The Kettle House (Galveston)

Located in Galveston, most of which is on stilts to protect against flooding, The Kettle House has mysteriously stood the test of time, with its roots now settled for 50 years. Allegedly constructed as a house from a gas and oil storage tank, Houston Public Media recently featured the property as it had finally been renovated into something usable.

These days, you can get your hands on the property by renting it out as an Air BnB, though reports suggest it has been pretty much fully booked since its complete restoration. Texas features many of these strange metallic ruins across the state, a nod to the individualistic and fiercely independent homesteaders who first made the state home.

The Cathedral of Junk (Austin)

Vince Hannemann is the man you want to contact if you want to experience 60 tons of discarded stuff collected, stacked, reconfigured, and constructed into, well, a cathedral of junk. Vince began the still on-going project in 1989 and it doesn't cost you a penny to come look at it -- just call and appoint ahead of time. He also rents the place out for weddings, parties, and other occasions, in case you want to do something really unique.

The Futuro House (Royse City)

What do Texas and Yorkshire, UK, have in common? The Futuro House. Highlighted in a recent culture piece by The Guardian, these spaceship-esque domiciles were allegedly built in their 100s by a Finnish architect in the 60s and 70s. Now just one remains in Royse City. Built from reinforced plastic and designed as an easily installed house of the future, the choice of material would probably not win many plaudits in the climate-change-conscious world of day. Still, as space age as they come, the Futuro House will remain a treasured landmark in Northern Texas for some time to come.

The Orange Show (Houston)

The Orange Show (now officially the Orange Show Center for Visionary Art) is a folk art installation that has taken a life of its own since first being created by mail carrier Jeff McKissack in the 1950s. Programming at the Orange Show is for both children and adults and includes hands-on workshops, music, storytelling and performance, the Eyeopener Tour program and Houston's most popular public art event, the Houston Art Car Parade.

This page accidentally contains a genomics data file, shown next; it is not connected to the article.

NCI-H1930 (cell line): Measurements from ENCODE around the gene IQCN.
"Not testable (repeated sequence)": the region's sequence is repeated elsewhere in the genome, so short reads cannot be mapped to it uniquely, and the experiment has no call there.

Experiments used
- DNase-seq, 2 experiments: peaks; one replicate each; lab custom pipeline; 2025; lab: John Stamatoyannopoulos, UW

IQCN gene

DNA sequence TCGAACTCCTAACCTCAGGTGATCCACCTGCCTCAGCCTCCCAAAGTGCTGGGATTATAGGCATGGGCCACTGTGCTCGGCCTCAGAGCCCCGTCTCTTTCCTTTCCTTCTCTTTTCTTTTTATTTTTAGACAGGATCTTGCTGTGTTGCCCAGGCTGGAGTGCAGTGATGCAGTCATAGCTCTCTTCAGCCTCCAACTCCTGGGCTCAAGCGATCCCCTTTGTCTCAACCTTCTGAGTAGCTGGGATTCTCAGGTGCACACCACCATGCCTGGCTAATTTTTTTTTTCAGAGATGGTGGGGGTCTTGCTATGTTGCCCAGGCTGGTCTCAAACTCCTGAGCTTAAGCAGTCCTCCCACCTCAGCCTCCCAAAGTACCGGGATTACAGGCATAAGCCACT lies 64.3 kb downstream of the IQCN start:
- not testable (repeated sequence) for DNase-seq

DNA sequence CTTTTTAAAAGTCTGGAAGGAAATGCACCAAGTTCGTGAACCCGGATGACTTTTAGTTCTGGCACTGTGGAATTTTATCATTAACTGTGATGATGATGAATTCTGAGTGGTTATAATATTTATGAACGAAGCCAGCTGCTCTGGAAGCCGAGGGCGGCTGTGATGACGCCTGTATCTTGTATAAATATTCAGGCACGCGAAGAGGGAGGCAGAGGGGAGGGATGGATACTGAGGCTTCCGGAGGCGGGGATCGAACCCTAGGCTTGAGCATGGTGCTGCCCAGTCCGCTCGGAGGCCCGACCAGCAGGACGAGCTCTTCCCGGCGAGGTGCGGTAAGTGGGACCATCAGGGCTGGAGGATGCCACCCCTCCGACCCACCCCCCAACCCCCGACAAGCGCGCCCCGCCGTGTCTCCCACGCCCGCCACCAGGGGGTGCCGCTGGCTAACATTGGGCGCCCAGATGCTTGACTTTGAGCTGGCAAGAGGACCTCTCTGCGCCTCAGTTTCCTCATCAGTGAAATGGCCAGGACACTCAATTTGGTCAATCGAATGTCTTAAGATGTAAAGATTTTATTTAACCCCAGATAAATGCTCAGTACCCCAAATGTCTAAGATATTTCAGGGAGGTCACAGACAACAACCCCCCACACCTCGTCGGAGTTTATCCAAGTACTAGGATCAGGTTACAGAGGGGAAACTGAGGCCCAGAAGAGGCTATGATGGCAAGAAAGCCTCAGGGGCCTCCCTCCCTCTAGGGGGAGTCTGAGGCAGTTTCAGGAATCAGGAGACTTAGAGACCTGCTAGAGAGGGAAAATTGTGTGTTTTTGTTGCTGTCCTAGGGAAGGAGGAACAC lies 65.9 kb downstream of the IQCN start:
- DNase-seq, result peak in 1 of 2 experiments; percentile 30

Fort Worth Water Gardens (Fort Worth)

Billed as a "cooling oasis in the concrete jungle," the 4.3 acre bizarro Water Gardens was built in 1974 and has featured as a location in sci-fi shows and movies. It temporarily closed after three children and one adult drowned in the main pool on June 16, 2004, and reopened after steps were taken to significantly reduce its depth.

Creation Evidence Museum (Glen Rose)

Glen Rose, aka the Dinosaur Capital of Texas, is famous for its Paluxy River bottom dinosaur tracks. Dinosaur Valley State Park and Fossil Rim Wildlife Center showcase the evolutionary evidence found here. As a response to this, a fundamentalist Christian decided to open a museum of his own -- to feature what he determined to be solid evidence of Bible-based creation theory.


Of course, that only scratches the surface of weird and wonderful Texas. It’s not often that a state has such a casual approach to design and standards, and it’s exciting for historians and culture buffs everywhere that there are so many remaining architects to reflect on a somewhat crazier time.